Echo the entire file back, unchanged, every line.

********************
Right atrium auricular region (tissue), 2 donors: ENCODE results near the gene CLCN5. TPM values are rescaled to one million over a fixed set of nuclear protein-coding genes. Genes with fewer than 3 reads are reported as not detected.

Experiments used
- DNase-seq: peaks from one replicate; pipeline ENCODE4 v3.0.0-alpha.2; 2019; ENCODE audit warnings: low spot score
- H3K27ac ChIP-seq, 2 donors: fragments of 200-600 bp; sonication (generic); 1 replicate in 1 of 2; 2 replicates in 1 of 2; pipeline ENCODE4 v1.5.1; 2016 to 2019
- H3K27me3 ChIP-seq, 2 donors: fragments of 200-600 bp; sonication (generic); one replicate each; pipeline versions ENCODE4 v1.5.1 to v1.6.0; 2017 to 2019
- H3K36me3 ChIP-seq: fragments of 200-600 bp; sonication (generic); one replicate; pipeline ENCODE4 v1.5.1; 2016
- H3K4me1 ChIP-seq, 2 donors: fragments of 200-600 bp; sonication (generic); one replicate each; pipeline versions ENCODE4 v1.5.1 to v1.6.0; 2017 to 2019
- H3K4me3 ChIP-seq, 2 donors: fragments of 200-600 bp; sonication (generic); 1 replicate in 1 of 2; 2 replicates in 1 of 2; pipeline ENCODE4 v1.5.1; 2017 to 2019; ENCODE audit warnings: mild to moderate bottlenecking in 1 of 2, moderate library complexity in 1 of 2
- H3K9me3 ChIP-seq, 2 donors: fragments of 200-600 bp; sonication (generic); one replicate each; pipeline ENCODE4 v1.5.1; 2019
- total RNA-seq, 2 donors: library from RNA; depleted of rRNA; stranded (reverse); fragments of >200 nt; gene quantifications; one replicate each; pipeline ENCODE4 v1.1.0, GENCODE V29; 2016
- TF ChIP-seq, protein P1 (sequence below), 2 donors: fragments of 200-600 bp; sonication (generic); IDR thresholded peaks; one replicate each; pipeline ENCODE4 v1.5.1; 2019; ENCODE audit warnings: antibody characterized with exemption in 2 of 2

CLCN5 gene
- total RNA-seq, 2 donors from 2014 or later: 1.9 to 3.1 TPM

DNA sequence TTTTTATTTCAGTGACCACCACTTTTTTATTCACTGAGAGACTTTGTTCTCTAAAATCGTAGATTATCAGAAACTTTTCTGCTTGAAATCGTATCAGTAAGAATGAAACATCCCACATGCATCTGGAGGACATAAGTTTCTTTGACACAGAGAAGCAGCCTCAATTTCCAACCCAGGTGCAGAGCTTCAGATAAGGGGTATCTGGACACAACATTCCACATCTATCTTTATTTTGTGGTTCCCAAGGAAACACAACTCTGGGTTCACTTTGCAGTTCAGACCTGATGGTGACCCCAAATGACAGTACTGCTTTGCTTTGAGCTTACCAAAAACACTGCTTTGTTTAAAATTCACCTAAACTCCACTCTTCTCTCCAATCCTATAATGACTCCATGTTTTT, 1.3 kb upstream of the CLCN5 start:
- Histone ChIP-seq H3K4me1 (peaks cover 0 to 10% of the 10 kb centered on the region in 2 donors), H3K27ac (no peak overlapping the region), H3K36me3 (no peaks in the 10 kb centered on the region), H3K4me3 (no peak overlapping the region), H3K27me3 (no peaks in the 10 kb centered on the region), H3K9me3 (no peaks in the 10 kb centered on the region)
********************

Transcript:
Right atrium auricular region (tissue), 2 donors: ENCODE results near the gene CLCN5. TPM values are rescaled to one million over a fixed set of nuclear protein-coding genes. Genes with fewer than 3 reads are reported as not detected.

Experiments used
- DNase-seq: peaks from one replicate; pipeline ENCODE4 v3.0.0-alpha.2; 2019; ENCODE audit warnings: low spot score
- H3K27ac ChIP-seq, 2 donors: fragments of 200-600 bp; sonication (generic); 1 replicate in 1 of 2; 2 replicates in 1 of 2; pipeline ENCODE4 v1.5.1; 2016 to 2019
- H3K27me3 ChIP-seq, 2 donors: fragments of 200-600 bp; sonication (generic); one replicate each; pipeline versions ENCODE4 v1.5.1 to v1.6.0; 2017 to 2019
- H3K36me3 ChIP-seq: fragments of 200-600 bp; sonication (generic); one replicate; pipeline ENCODE4 v1.5.1; 2016
- H3K4me1 ChIP-seq, 2 donors: fragments of 200-600 bp; sonication (generic); one replicate each; pipeline versions ENCODE4 v1.5.1 to v1.6.0; 2017 to 2019
- H3K4me3 ChIP-seq, 2 donors: fragments of 200-600 bp; sonication (generic); 1 replicate in 1 of 2; 2 replicates in 1 of 2; pipeline ENCODE4 v1.5.1; 2017 to 2019; ENCODE audit warnings: mild to moderate bottlenecking in 1 of 2, moderate library complexity in 1 of 2
- H3K9me3 ChIP-seq, 2 donors: fragments of 200-600 bp; sonication (generic); one replicate each; pipeline ENCODE4 v1.5.1; 2019
- total RNA-seq, 2 donors: library from RNA; depleted of rRNA; stranded (reverse); fragments of >200 nt; gene quantifications; one replicate each; pipeline ENCODE4 v1.1.0, GENCODE V29; 2016
- TF ChIP-seq, protein P1 (sequence below), 2 donors: fragments of 200-600 bp; sonication (generic); IDR thresholded peaks; one replicate each; pipeline ENCODE4 v1.5.1; 2019; ENCODE audit warnings: antibody characterized with exemption in 2 of 2

CLCN5 gene
- total RNA-seq, 2 donors from 2014 or later: 1.9 to 3.1 TPM

DNA sequence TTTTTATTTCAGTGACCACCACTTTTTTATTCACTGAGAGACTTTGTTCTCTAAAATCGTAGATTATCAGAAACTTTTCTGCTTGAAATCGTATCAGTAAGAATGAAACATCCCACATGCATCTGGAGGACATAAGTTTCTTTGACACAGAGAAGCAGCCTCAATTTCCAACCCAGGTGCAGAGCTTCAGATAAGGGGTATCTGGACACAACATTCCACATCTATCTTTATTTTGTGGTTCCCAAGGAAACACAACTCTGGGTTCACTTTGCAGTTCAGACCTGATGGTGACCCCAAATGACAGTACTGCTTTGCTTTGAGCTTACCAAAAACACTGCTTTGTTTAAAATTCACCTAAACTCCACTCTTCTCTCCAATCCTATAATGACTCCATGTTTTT, 1.3 kb upstream of the CLCN5 start:
- Histone ChIP-seq H3K4me1 (peaks cover 0 to 10% of the 10 kb centered on the region in 2 donors), H3K27ac (no peak overlapping the region), H3K36me3 (no peaks in the 10 kb centered on the region), H3K4me3 (no peak overlapping the region), H3K27me3 (no peaks in the 10 kb centered on the region), H3K9me3 (no peaks in the 10 kb centered on the region)